Mr. W. F. Hawley of Matlock met with a nasty accident on Monday whilst cycling with his brother Mr A Hawley, to work at Sheffield. Near Stanedge his machine skidded, and the fall rendered him unconscious. He was taken to Chesterfield Hospital and afterwards removed home. Fortunately his injuries were not of a serious character.

The Derbyshire Times, July 19th 1913

BUNTING-NEVILL. On July 17th, at All Saints', Matlock, by the Rev. J. W. Kewley, George Bunting of Thornleigh, Matlock, to Margaret Florence, widow of the late Percy Nevill, M. E., of Walsall Woods, Staffs.

The Derbyshire Times, Saturday July 26th 1913

NIXON-ROUSE. At Matlock Parish Church, Charles P. Nixon of Chesterfield married Miss Annie Rouse, step-daughter of Mr. Fern, Spring Villa


High Peak News, February 14th, 1914

The following have successfully passed the Trinity College of Music examinations, all of whom were prepared by Mr. W. W. Windle, Belper and Matlock:-
Intermediate Division: Harold White. Junior Division : Mildred Greatorex, Matlock; Frances Fletcher, May Jackson. Preparatory Division : Dorothy Shallcross, Lewis Bakewell, Walter Glossop, and Olive Mountney, Whatstandwell.

High Peak News, 30th May, 1914

The following qualified on Saturday to take part in the match play stages of the above competition with the following net scores:-

H. Marsden ........74
E. H. Bailey ...... 80
A.D. Charles ..... 82
A. A. Swann ..... 84
Geo. Bailey ...... 85
H. E. Brace ...... 90
F. C. Lymn ...... 94
A. E. Wells ...... 96

The weather was wet and the strong wind was against low scoring.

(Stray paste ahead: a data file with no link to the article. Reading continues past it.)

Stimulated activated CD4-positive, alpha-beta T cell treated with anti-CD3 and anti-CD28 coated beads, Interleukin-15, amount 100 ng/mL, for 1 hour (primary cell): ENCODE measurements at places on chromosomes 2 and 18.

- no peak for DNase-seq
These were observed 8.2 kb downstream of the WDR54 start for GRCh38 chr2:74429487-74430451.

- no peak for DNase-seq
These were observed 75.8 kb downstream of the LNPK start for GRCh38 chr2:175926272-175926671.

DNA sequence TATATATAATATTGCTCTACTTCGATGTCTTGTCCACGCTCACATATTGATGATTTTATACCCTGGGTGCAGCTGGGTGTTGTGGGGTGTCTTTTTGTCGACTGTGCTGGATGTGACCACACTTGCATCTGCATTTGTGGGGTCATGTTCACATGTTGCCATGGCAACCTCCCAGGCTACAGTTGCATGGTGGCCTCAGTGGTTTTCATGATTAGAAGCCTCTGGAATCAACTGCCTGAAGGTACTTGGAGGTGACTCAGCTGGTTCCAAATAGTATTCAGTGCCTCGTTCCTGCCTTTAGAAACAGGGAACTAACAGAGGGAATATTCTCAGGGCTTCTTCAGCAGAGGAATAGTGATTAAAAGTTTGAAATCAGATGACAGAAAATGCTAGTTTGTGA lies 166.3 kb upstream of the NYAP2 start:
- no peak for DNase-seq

Details of the Empire Day Parade, 1914 of the National Reserve (Matlock Branch), as reported in the HPN on the same day, is elsewhere on this site.


Derbyshire Courier, 1 March 1919

It is estimated that up to the present week between 150 and 200 Matlock soldiers have been demobilised.

Derby Daily Telegraph, 23 July 1919

Amongst the decorations just conferred by the French President for distinguished services during the war are the following:-
... Staff-sergt. major John Herbert Gillott, Derbyshire Yeomanry (Matlock Bath); Sergeant John Wesley Outram, Derbyshire Regt., T.F. (Matlock); Pte. Frederick Thomas Thorley, M.M.,
... Medaille d'Honneur avec Glaives en Bronze:- ... Sergt. Tom Taylor, R.E. (Matlock Bath).
[Repeated on the Matlock Bath page]

See The War Memorials for those who did not return.

Derbyshire Courier, 16 August 1919

Owing the increased cost only 150 street lamps out of a total of 220 are to be lighted in Matlock next winter.
Four tons of hay harvested by Matlock Urban Council has been insured by that authority for £60. ...
The "London Gazette" announces that the partnership between John Joseph Bradshaw and Frederick Samuel James Broome, trading as the Matlock Glove Co., Matlock, is dissolved. ...
Matlock Urban Council have appointed a sub-committee to inspect the buildings at the Tramway Depot to ascertain if they are suitable for a transfer of the Fire Station from the Town Hall.

Derbyshire Courier, 13 September 1919

In addition to the machine gun presented to Matlock by the War Office, a 70m.m. field gun with its undercarriage has now been received by the Urban Council. The trophy was captured from the Germans by British troops, but whether it was won by local troops has not yet been ascertained. It is suggested that the gun shall be installed in the park, but the members of the Council have not yet decided on the point.